Friday, February 23, 2018
Education

Hillsborough Easter egg suit could change policy on religious speech

TAMPA — In March 2012, a fourth-grade student at Lewis Elementary School tried to invite his school friends to an Easter egg hunt.

A year, a lawsuit and a court order later, the Hillsborough County School District is poised to change its policy on religious-themed materials.

Tom Gonzalez, the district's attorney, has proposed a settlement that would seek to change a policy that now stops the distribution of materials from groups promoting the benefits of a particular religion.

A policy change cannot happen without at least one public hearing, meaning the issue might be debated publicly at a School Board meeting.

And if Easter invitations are allowed, the same will hold true for literature from other faiths.

"When you have a First Amendment right, the people who disagree with you also have that right," Gonzalez said.

The local controversy, mirrored in court cases elsewhere, began when Kimberly Gilio's son tried to invite children to an egg hunt in his Temple Terrace neighborhood.

The invitation told the children to wear play clothes and bring Easter baskets to a Saturday event at a condominium complex. The purpose was "to have fun and learn the true meaning of Easter."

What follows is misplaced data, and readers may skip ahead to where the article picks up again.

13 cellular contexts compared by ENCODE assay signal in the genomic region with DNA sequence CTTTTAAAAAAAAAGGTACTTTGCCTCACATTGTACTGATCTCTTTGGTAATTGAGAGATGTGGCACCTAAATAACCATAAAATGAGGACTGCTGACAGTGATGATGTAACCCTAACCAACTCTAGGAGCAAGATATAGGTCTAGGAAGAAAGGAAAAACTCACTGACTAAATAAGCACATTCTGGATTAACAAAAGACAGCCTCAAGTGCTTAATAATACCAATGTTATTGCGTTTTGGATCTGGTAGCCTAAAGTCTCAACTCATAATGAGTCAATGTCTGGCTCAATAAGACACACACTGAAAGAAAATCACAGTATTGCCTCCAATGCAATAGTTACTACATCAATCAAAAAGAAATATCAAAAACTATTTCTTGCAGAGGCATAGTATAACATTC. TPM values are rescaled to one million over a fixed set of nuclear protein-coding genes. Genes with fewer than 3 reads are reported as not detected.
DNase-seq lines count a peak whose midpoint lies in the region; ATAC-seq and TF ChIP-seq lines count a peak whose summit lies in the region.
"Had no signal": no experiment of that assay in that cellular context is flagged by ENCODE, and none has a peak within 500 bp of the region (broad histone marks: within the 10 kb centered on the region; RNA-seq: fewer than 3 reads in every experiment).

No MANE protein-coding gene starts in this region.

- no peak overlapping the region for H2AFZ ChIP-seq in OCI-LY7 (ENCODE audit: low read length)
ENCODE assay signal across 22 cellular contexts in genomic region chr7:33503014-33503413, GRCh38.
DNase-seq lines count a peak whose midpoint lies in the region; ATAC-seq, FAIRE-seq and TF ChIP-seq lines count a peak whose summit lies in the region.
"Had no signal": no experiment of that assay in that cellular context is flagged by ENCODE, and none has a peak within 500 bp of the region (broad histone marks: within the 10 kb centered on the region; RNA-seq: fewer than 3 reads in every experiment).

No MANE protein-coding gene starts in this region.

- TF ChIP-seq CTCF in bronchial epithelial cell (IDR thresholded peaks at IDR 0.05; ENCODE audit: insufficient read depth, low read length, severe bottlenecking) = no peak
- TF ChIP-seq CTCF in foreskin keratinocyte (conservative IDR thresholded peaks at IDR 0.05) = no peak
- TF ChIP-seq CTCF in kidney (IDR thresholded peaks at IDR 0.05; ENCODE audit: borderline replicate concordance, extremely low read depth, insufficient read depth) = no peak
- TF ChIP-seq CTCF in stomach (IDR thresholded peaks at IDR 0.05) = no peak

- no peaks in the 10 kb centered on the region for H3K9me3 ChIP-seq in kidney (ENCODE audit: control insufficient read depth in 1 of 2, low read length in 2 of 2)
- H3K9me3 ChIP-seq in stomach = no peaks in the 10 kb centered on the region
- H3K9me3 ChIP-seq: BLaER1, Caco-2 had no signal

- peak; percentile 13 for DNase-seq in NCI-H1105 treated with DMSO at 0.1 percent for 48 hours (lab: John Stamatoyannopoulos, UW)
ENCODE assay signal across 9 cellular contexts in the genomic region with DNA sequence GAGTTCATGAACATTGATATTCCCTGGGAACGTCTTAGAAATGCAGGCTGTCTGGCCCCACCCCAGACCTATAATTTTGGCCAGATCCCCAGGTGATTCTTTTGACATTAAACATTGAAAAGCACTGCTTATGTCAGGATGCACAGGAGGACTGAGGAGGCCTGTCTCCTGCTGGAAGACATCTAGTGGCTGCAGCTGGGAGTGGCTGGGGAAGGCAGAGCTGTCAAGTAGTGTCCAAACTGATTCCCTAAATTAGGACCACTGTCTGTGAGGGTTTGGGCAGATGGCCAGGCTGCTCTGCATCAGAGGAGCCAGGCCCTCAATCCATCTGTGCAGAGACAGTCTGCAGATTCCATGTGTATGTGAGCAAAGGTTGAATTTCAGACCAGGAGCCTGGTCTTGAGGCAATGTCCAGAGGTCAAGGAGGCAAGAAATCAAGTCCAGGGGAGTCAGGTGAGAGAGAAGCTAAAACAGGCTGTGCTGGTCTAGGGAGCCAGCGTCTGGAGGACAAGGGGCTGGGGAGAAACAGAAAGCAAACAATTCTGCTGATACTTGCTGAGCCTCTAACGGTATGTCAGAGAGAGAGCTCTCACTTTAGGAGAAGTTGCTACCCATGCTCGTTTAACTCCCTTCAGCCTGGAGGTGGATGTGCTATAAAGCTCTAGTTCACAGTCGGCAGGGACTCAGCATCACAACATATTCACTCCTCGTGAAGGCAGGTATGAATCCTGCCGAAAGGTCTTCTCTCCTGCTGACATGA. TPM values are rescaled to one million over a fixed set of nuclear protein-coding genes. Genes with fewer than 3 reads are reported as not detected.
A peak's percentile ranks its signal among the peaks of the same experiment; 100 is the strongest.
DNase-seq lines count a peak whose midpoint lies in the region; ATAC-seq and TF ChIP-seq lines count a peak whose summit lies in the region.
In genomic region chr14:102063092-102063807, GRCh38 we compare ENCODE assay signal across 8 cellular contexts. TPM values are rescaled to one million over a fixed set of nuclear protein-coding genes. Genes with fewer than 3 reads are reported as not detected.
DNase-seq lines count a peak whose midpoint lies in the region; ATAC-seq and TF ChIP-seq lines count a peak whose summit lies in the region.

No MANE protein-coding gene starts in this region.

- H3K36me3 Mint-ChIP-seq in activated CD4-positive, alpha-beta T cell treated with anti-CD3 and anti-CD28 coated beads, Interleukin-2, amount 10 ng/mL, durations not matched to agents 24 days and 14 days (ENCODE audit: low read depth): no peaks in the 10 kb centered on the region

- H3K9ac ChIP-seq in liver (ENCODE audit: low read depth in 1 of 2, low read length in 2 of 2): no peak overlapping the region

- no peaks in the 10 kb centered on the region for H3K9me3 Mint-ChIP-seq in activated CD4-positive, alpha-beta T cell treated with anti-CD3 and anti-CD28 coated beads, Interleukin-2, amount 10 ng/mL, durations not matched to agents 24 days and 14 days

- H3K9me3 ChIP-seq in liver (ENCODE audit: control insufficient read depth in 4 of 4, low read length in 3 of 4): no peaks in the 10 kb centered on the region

The family alleges the school's principal flagged the invitation, saying children "are not allowed to pass out fliers related to religious events or activities."

Gilio filed a federal lawsuit, alleging the school district violated her son's rights to freedom of speech and religion. She was assisted by the Alliance Defending Freedom, an Arizona group that seeks to find legal ways to protect religious liberty.

Gonzalez argued in court that this was not a case of a young child expressing himself, but of a church seeking to enter the school by using the child as its messenger.

Lawyers for the Alliance say that argument has not been successful in recent cases.

"Students have First Amendment rights and you can't exclude religious speech any more," said Jeremy Tedesco, a member of Gilio's legal team. "You can't single out religious speech or organizations for exclusion."

His group took a similar case, involving a fifth-grader's Christmas party invitations, all the way to the Third Circuit Court of Appeals in Pennsylvania —- and won.

In Tampa, Magistrate Elizabeth Jenkins sided with the Gilio family in October, saying the district could not use existing board policy to stop the child from handing out invitations.

The district now finds itself in a bind, board chairwoman April Griffin said.

If it continues to fight, the district might be unable to allow any outside groups to distribute literature in the schools — not even Little League or the YMCA.

"It seems to be all or nothing," Griffin said. "Really, what can we do? Our hands are tied."

The settlement, which will be voted on Tuesday, would initiate the hearing process. Ultimately, the board will vote.

If the policy changes, the district will pay Gilio and the Alliance $35,857 in legal fees and costs, and Gilio will drop the lawsuit. If the policy doesn't change, the settlement offer is null and void.

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